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Coronavirus in Crouch End: Businesses battle to survive amid anxiety over government help schemes and landlords

PUBLISHED: 12:00 24 March 2020 | UPDATED: 12:19 31 March 2020

Lewis Freeman runs Dunn's in Crouch End, which is coping well with the coronavirus pandemic. Picture; Sam Volpe/Polly Hancock

Lewis Freeman runs Dunn's in Crouch End, which is coping well with the coronavirus pandemic. Picture; Sam Volpe/Polly Hancock

Archant

Business-owners in Crouch End were pleased to see the government announce a raft of measures on Friday to support them through the coronavirus crisis, but speaking to the Ham&High, many explained they were keen to see how things would work in reality.

Greg Vukasovic, who runs the popular Habadashery in Middle Lane, told this newspaper he was also anxious their suppliers could suffer.

He said: “We as a café definitely feel better and grateful knowing there is some certainly about having had to close and that our staff will have support from the government, although we are anxious about the details.

“We are also aware there are many other businesses – including many of our local suppliers and neighbours – who will suffer but aren’t covered by the measures to date.”

Greg also criticised insurers for having “washed their hands” of responsibility, but welcomed community support.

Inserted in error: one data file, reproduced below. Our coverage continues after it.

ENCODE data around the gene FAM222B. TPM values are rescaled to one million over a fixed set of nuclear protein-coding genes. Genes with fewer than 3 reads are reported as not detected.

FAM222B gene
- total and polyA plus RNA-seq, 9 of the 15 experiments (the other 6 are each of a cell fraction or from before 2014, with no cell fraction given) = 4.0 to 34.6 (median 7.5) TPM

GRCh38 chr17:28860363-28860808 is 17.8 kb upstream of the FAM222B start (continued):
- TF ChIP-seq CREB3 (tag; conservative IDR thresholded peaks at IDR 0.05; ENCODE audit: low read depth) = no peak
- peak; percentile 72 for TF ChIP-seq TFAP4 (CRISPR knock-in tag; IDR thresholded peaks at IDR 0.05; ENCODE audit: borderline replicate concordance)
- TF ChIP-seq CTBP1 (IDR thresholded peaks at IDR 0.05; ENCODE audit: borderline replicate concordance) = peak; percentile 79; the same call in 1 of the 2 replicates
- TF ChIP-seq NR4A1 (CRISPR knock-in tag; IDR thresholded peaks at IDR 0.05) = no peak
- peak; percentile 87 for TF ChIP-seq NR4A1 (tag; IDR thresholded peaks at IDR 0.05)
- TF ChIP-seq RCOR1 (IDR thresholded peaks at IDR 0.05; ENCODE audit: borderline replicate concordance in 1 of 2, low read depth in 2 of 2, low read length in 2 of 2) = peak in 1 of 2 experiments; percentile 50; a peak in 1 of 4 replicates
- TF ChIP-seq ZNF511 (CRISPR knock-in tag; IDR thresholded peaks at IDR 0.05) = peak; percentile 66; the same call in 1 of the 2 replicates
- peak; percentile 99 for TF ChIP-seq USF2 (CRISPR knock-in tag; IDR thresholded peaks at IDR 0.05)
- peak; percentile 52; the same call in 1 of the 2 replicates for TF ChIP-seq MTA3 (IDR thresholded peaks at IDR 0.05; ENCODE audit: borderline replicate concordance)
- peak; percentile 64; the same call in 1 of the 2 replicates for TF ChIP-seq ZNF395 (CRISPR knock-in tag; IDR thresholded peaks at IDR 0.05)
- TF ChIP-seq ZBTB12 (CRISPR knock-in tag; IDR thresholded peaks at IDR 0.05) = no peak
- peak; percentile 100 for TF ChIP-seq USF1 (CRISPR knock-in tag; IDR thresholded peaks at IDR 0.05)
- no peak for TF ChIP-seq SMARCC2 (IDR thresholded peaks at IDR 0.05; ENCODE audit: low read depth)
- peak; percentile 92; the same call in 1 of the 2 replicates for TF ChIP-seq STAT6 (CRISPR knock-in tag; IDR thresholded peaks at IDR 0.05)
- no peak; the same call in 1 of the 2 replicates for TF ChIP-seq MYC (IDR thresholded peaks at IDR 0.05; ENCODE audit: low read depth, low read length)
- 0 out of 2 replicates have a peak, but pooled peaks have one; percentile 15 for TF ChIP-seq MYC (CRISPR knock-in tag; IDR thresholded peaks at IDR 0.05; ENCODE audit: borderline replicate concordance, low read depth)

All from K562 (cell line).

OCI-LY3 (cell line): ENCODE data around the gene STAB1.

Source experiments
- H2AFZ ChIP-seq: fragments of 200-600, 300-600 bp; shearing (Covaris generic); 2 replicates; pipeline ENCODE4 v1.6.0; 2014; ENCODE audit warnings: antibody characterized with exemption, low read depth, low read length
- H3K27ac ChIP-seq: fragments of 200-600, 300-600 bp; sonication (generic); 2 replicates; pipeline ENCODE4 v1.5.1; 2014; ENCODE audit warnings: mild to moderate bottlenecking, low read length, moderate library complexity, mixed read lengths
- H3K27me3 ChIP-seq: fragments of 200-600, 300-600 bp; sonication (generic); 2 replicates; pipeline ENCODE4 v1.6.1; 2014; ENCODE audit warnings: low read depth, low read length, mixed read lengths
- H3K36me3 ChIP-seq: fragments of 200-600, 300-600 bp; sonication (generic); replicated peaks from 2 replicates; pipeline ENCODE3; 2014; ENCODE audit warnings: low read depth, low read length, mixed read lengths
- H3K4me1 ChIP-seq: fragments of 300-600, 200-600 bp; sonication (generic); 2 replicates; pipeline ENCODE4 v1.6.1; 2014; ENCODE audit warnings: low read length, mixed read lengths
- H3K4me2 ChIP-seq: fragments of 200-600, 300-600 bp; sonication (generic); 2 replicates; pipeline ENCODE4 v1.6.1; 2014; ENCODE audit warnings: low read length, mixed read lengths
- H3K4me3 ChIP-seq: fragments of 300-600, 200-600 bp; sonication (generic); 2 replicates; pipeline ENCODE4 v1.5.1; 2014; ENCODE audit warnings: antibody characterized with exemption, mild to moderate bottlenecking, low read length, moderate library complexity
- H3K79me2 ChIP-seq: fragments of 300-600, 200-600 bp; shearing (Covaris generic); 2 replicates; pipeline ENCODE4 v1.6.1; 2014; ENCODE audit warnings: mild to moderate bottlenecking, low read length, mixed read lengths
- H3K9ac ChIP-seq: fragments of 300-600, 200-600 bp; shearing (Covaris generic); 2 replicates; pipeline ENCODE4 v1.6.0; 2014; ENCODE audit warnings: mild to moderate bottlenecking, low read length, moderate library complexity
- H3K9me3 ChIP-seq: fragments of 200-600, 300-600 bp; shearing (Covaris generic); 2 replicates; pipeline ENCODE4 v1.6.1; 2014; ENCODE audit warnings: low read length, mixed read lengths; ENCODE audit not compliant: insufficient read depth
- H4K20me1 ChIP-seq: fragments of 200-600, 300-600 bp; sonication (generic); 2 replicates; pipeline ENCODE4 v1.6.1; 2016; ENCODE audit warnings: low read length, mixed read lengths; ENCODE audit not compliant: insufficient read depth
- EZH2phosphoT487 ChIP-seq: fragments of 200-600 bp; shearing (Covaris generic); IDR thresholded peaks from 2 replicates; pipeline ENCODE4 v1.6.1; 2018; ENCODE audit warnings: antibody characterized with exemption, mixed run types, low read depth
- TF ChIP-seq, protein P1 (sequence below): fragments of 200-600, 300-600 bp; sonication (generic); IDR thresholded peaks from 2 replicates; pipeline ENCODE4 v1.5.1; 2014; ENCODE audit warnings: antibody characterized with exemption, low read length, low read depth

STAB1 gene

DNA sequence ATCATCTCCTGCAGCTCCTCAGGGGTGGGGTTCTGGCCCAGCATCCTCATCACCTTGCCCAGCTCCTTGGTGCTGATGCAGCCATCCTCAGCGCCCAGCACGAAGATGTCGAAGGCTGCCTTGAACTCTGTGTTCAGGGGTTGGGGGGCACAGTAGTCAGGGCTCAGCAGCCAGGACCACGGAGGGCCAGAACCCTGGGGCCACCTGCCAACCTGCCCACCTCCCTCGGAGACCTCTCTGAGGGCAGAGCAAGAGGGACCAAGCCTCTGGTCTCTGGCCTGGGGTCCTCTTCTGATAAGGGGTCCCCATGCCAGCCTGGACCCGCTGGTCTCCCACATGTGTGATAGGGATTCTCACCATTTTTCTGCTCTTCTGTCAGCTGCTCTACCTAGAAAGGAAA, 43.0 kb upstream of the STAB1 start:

“We are immensely moved by the gestures of our customers and neighbours. The community is closer than before in some ways.”

Lewis Freeman, who runs Dunn’s Bakery, added: “For me, on the retail side of things it’s great to see how it is the smaller indipendent stores have been best placed to cope with the massive uplift in demand. We can respond to changes in demand in hours, not days.”

He said he too had been reassured by the government measures, but had no plans to close just yet.

But none-food shop owners were anxious. Nicolas Peponnet from Little Paris boutique said he was set to close “indefinitely”.

Windmill Shoes is also closing, saying social distancing advice made shopping there unworkable, while House of Books is getting a delivery service up to speed ahead of shutting.

Adam Bloom who runs the latter added; “In the main I’m pleased with the help the government have offered and just hope it is easy and quick to access. We are hoping landlords will show compassion but doubt it...”

Andrew Georgiou of Broadway Dry Cleaners had a sobering opinion: “My opinion is that as business is so bad it’s actually not worth being open. The government should just order the inevitable complete lockdown and get it over with.”

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